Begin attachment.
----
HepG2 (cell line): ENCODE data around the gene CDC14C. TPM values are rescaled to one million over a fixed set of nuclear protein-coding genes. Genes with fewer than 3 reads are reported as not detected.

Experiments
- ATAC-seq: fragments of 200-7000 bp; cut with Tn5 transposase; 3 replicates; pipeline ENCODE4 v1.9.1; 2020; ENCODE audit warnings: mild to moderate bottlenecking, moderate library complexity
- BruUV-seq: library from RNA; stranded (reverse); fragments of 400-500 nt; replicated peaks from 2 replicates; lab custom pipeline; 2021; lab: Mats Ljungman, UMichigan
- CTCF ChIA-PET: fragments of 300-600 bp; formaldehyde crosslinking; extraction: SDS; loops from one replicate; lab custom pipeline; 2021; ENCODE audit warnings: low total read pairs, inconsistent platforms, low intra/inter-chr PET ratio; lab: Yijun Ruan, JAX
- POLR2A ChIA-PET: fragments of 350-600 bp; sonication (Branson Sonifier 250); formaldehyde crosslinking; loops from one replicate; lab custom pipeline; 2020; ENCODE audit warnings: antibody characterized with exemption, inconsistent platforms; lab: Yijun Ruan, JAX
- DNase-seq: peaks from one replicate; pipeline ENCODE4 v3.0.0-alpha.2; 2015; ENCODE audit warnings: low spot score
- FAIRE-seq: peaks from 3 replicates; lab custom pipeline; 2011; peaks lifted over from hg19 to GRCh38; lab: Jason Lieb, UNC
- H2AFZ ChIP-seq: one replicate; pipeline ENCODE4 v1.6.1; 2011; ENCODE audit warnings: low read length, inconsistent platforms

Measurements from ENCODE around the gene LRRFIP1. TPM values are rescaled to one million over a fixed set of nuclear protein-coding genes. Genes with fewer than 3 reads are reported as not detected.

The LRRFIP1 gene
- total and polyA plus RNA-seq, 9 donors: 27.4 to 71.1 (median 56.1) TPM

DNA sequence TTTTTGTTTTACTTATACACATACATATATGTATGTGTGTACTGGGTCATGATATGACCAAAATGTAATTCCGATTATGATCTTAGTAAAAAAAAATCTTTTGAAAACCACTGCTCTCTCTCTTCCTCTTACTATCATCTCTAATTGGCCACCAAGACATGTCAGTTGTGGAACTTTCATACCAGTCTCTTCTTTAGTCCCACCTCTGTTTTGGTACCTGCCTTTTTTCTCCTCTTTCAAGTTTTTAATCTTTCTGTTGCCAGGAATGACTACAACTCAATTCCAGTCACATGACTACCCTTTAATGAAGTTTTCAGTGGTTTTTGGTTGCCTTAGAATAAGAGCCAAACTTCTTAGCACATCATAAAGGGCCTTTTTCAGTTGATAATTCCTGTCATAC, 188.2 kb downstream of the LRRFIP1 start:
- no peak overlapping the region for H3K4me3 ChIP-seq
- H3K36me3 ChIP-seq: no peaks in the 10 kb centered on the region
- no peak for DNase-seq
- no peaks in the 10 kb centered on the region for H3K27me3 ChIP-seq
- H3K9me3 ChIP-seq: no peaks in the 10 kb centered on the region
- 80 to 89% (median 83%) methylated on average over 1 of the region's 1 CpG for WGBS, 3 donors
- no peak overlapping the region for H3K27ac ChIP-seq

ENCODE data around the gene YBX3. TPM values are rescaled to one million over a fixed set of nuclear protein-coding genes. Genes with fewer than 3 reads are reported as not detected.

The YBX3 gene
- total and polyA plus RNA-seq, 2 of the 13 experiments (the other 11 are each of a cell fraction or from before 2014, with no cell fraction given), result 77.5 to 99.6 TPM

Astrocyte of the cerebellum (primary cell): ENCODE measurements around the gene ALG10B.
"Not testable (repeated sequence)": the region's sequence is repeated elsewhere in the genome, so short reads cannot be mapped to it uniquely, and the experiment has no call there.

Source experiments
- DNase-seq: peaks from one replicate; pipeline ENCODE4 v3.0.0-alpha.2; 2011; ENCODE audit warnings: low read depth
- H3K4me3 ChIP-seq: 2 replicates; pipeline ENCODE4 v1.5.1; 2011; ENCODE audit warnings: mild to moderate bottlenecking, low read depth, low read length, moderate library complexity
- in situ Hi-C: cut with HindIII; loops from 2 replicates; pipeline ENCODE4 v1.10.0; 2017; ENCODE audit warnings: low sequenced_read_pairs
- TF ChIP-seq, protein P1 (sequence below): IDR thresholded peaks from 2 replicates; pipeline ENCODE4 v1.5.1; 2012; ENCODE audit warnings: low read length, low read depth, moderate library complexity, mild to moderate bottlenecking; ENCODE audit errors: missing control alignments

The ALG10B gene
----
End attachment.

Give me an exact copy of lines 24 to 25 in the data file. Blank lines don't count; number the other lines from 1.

Astrocyte of the cerebellum (primary cell): ENCODE measurements around the gene ALG10B.
"Not testable (repeated sequence)": the region's sequence is repeated elsewhere in the genome, so short reads cannot be mapped to it uniquely, and the experiment has no call there.